A New Virtual Reality Game for Literary Critics

Along with Jerome Weeks’ essay on Gail Pool’s new book that I linked to yesterday, the Boston Globe ran a piece by Sven Birkerts

on the beyond-exhausted print vs. blog debate. There are

good points – especially when Birkerts brings up Cynthia Ozick’s

Harper’s essay (which, had it been posted in full online, would have

had far greater play in the overall discussion) but in setting up a

dichotomy that really doesn’t exist – as a blogger and print reviewer,

am I my own worst enemy? – Birkerts, though honest in his thinking,

misses the larger point.

And so it occurred to me, with so much real and virtual ink spilled,

that no one has made the necessary leap to thinking about a true-blue

“print is dead” (or at least, resting in comatose, dead parrot fashion)

scenario. So here is my challenge to my fellow NBCC members, other

reviewers and critics, authors, whomever: tomorrow morning, we wake up

and newspapers are dead. No more outlets for book reviews of a certain

stripe.* What are you going to do? Will you blog, for pleasure or for

money? Will you spend too much time hanging out at literary social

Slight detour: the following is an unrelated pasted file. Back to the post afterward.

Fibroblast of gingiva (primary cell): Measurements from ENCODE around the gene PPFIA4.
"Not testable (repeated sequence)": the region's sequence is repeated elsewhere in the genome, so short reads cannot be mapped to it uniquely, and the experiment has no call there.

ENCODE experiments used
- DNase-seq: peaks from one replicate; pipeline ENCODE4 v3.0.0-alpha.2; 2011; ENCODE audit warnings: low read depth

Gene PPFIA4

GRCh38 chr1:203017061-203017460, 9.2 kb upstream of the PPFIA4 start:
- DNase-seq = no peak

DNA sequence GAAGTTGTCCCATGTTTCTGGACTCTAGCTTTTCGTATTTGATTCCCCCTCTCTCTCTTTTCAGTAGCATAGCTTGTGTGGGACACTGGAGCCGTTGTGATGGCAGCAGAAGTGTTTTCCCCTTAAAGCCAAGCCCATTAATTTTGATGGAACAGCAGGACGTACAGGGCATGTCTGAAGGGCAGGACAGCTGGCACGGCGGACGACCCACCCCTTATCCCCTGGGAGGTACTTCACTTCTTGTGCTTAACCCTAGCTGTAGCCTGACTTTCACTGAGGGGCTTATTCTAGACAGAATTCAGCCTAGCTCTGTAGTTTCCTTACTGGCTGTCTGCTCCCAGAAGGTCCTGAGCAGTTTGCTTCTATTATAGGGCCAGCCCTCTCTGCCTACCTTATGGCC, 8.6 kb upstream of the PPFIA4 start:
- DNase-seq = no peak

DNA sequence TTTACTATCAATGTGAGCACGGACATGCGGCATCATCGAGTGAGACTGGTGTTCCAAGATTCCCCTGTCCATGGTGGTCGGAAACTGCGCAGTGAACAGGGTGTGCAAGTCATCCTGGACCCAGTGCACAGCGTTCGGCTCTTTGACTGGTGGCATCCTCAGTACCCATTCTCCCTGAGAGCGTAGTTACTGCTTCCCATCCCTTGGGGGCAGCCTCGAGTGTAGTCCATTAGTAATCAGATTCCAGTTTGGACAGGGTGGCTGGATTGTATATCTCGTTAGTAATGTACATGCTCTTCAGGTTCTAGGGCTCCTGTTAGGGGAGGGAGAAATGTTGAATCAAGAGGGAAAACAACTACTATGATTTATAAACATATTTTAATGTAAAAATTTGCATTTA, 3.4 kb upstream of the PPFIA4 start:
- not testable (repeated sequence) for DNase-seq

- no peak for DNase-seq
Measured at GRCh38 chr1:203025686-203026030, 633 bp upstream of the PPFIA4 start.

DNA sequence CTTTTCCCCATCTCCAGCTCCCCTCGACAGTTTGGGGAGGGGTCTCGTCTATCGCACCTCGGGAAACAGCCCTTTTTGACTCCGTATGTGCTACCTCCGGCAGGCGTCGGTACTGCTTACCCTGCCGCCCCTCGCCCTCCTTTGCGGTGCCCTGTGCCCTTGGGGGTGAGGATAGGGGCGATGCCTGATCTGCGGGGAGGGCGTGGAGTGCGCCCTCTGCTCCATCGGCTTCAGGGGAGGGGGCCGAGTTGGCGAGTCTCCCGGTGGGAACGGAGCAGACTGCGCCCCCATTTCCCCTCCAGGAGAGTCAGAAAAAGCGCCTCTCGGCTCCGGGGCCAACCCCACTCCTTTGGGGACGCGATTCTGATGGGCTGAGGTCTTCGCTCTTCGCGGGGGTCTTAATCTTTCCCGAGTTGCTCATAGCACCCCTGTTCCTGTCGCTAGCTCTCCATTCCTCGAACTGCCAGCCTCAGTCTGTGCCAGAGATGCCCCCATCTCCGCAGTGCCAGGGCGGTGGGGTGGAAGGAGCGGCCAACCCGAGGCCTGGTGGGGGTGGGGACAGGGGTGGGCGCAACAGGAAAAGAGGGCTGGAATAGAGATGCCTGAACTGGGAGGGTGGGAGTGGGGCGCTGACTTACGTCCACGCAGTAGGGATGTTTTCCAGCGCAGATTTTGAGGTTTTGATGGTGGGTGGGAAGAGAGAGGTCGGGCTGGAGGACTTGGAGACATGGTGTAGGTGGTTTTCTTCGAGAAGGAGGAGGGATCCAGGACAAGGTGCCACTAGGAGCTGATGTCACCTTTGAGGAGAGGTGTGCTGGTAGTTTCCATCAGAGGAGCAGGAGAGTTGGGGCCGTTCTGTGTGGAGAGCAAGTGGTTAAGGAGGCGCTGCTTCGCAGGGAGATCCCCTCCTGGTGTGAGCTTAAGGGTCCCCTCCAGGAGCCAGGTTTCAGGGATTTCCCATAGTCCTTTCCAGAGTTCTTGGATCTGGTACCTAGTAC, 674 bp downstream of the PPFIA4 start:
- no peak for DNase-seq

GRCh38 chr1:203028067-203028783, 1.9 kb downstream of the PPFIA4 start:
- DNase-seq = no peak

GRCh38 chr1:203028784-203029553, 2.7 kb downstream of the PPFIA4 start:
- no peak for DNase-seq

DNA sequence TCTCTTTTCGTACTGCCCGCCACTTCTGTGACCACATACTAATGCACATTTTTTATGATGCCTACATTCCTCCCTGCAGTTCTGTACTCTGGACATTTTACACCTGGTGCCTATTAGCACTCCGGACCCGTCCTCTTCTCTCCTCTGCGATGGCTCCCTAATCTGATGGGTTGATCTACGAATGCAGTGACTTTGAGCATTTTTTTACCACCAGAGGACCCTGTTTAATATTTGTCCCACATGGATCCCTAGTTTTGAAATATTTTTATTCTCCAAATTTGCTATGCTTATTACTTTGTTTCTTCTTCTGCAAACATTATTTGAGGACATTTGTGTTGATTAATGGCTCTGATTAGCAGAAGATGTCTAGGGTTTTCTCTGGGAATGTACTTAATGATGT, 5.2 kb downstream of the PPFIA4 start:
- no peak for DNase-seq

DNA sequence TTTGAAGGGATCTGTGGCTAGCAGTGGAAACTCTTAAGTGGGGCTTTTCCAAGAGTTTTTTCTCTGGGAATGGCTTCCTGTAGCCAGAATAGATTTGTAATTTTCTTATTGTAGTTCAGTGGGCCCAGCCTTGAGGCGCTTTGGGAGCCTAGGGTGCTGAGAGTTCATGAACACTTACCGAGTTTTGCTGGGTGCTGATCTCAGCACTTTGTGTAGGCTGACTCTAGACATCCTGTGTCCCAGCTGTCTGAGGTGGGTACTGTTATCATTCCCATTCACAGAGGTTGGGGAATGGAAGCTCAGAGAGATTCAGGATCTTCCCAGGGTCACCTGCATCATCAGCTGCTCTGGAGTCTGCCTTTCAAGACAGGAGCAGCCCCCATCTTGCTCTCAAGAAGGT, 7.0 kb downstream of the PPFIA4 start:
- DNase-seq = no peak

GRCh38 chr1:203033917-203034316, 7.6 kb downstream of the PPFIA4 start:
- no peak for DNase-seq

networking sites? Will you up your critical game to crack more esteemed

publications such as the New York Review of Books, Bookforum or the TLS? Will you even review books anymore? Will you even write anymore?

Instead of bitching and moaning about a worst case scenario, envision

it. Embrace it. Challenge it. Accept it. Because then, and only then,

can we really understand both what is potentially lost and also

potentially gained.

My answer to the above question is easy: I’d adapt, just like I have

for the nearly four years since I opened up my blog shingle and changed

direction from a would-be forensic scientist into a freelance writer.

*_Of course, if newspapers ceased to exist, there would be greater

issues than the state of book reviewing, but it’s my VR game and I’m

sticking to it._